"It's been awesome," Messinger said of coaching. "It's definitely different. It's a transition. There's a wonderful environment at Navy. I'm really enjoying it. I love the atmosphere and the lifestyle. I get to spread the sport I've loved and played for many years."

Messinger undoubtedly felt a little odd when the Midshipmen ousted second-seeded North Carolina from the 2017 NCAA Tournament with a 16-14 victory in the quarterfinal round. That victory earned Navy its first appearance in the NCAA semifinals.

Another highlight of Navy's season was its upset of Loyola to claim the Patriot League Championship. Prior to that, Loyola was 41-0 against Patriot League opponents.

There's no doubt Messinger, who had 149 goals and 81 assists as a four-year starter at North Carolina has had a major impact on Navy's offense in her first season on the sideline.

"The challenge of coaching is to get players to grow and develop," she said. "That's the best part of the job."

At first, Messinger, an exercise and sport science major with a concentration in sports marketing, wasn't sure if she wanted to coach. When the offer came from Navy head coach Cindy Timchal, Messinger decided to give it a try.

"I knew I'd regret it if I didn't coach," Messinger said. "The lacrosse world is small and there were a few openings. Cindy reached out to me and I went from there. It was the right choice. It's not time for me to leave the sport yet."

Messinger doesn't hesitate to join in at practices. Doing so keeps her connected and enables her to offer hands-on instruction.

"I play here and there," she said. "That's the nice thing about it. I fiddle with my stick and shoot around."

After the win over Loyola, Messinger was elated.

"Loyola had just won the conference so winning the tournament was super exciting," Messinger said. "It was a big, big win."

Kim edges out Nordqvist at ShopRite Classic

GALLOWAY _ It took a fall down the stairs for South Korea's In-Kyung Kim to rise to the top of the leaderboard and notch her fifth victory on the LPGA Tour.

In the offseason, several months after winning the Reignwood Classic last September, Kim fell and bruised her tailbone. The injury caused her to sit out several months. She returned to the tour only two and a half months ago.

On Sunday, June 4, Kim fired a 69 in the third and final round of the ShopRite Classic on the Bay Course at the Seaview Hotel and Golf Club and prevailed by two shots over defending champion Anna Nordqvist, who was seeking a threepeat, and earned $225,000. Americans Michelle Wie and Jacqui Concolino and Jenny Shin and Jeong Eun Lee finished tied for third.

"I still can't believe it," Kim said. "There were a lot of photos after the round that I didn't know (about). I feel pleased with how I played today. It was really tricky and a challenge out there but I gave my best. It's nice to win the tournament with everything that I gave."

Her play on the par 5s, she said, was strong in the first two rounds when she shot a 66 and 67, respectively. The par 3s were Kim's strong suit on Sunday. Kim felt that she "scrambled very well."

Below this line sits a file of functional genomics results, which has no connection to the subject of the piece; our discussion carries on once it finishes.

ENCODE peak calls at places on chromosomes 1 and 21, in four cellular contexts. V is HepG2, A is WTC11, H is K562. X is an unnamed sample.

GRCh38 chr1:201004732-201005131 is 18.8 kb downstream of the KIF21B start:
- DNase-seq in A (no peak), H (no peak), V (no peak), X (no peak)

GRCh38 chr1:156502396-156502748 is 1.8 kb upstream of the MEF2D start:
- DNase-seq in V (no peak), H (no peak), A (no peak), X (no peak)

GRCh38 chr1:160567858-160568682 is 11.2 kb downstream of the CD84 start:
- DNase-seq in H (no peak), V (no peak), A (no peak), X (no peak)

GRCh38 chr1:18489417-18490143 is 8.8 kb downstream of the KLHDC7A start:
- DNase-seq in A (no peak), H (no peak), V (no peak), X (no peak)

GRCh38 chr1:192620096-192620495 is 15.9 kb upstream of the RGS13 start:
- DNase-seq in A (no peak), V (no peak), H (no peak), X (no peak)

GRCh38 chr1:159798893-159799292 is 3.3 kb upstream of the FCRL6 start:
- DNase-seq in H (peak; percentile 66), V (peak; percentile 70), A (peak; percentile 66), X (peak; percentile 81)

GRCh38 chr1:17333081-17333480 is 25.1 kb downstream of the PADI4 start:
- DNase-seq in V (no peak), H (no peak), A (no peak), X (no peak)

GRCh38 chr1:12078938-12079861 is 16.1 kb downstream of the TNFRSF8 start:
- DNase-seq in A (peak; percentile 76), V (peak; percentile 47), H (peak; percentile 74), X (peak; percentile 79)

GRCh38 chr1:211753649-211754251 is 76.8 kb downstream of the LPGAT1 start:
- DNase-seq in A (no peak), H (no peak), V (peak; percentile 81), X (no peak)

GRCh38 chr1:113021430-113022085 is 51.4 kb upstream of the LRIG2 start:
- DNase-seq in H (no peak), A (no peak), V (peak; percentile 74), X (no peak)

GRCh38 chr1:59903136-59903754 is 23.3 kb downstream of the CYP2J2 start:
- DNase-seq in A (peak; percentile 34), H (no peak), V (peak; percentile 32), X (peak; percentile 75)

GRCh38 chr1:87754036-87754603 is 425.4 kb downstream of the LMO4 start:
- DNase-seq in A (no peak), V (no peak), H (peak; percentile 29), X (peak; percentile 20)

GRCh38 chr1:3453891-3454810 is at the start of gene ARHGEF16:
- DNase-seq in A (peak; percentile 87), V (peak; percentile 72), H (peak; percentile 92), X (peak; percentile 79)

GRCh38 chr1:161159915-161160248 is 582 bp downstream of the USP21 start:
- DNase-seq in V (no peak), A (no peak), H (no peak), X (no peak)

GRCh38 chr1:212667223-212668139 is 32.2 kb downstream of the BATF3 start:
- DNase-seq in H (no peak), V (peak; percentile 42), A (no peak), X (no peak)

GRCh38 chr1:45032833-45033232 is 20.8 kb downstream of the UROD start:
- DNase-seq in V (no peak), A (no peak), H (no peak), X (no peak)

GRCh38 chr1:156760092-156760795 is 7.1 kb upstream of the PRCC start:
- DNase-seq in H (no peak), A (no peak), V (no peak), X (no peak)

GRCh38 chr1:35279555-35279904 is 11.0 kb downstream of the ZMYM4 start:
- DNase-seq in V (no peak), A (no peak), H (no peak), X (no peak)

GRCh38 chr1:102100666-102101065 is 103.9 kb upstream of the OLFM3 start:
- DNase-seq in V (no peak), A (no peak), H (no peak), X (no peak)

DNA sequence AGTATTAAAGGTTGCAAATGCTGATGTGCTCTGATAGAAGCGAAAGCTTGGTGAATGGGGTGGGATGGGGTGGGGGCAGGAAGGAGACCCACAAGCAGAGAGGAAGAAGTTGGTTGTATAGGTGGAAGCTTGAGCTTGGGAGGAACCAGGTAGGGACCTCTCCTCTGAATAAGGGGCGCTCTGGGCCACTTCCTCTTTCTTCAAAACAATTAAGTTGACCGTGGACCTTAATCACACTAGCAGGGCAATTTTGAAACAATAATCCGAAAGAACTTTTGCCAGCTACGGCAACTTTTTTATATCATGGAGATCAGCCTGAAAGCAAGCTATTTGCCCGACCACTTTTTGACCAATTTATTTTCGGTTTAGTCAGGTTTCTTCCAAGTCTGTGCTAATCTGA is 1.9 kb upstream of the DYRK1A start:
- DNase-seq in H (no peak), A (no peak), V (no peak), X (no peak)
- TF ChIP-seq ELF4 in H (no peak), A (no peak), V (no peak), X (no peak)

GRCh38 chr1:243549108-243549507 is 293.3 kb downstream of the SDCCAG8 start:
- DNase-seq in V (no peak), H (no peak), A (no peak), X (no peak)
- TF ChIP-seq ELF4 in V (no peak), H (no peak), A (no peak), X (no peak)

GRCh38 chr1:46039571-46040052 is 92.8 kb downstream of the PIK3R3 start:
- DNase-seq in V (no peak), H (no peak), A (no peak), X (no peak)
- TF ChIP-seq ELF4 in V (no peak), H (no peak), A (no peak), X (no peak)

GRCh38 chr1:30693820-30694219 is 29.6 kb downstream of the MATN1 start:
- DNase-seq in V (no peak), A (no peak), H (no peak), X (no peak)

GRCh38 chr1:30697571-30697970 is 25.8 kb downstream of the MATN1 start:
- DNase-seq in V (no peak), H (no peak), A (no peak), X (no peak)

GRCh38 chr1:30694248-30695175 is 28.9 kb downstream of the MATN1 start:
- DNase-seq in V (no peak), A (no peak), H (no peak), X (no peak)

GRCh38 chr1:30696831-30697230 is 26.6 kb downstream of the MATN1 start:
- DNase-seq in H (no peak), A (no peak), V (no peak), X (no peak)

It was perhaps the bruised tailbone that enabled the 28-year-old Kim, in her 11th year as a professional, to pick up the win in her sixth event of 2017. While out of action, Kim, active with Special Olympics, worked with her physiotherapist on her upper body strength.

“I'm really happy to come back stronger than I was before,” she said. “I couldn't have done it without all my trainer's support.”

The wind, which picked up by mid-afternoon, became an issue for many of the golfers. Kim and her playing partners, Paula Creamer and Moriya Jutanugarn, were put on the clock after their tee shots on the 11th hole after it was deemed they were playing too slowly. The golfers were taking extra time to assess their shots and choose the proper clubs.

"It was very difficult," said Kim, who planned to celebrate by dancing and ordering room service. "We were on the time all the time and trying to help each other a little bit here and there to tee off first and play ready golf. It was harder... It was just another day. We just had to play a little faster."

Paula Creamer, tied with Kim for the lead at 8-under after the second round, saw her chances slip away after carding bogeys on the 11th and 12th holes. Creamer, who also bogeyed No. 14, ended the Classic in seven place.

"You can't shoot over par on Sunday. That's for sure," Creamer said. "We were on the clock for four holes. That's just not going to cut it... We just couldn't get a rhythm, especially with some of these pins and with the wind and everything. It's all happening so fast and you kind of can't regroup."

Nordqvist, hoping to join Betsy King and Annika Sorenstam as the only players to take the ShopRite Classic three times, was a bit disappointed that she didn't get to hoist the crystal trophy yet was elated to be in contention.

"Having the honor to defend back to back is quite amazing," Nordqvist said. "I've had a lot of supporters cheering me on this week. I really appreciate everyone's support. There was pressure coming into it but it was fun. I'm trying to embrace it. I love this golf course. I love hitting the shots." 

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Chung settling in on LPGA Tour

GALLOWAY _ Karen Chung began her day with "a little tap," stringing together three shots for a birdie before 8 a.m.

Chung, playing in her first ShopRite LPGA Classic, rose early for her tee time on Saturday, June 3 and quickly deposited her ball into the cup.

The Livingston native's second shot on the 351-yard, par-4 first hole landed less than a foot from the flagstick, putting her in a perfect position for a birdie. It was certainly an encouraging, feel-good moment and Chung figured she'd ride it for the rest of her round.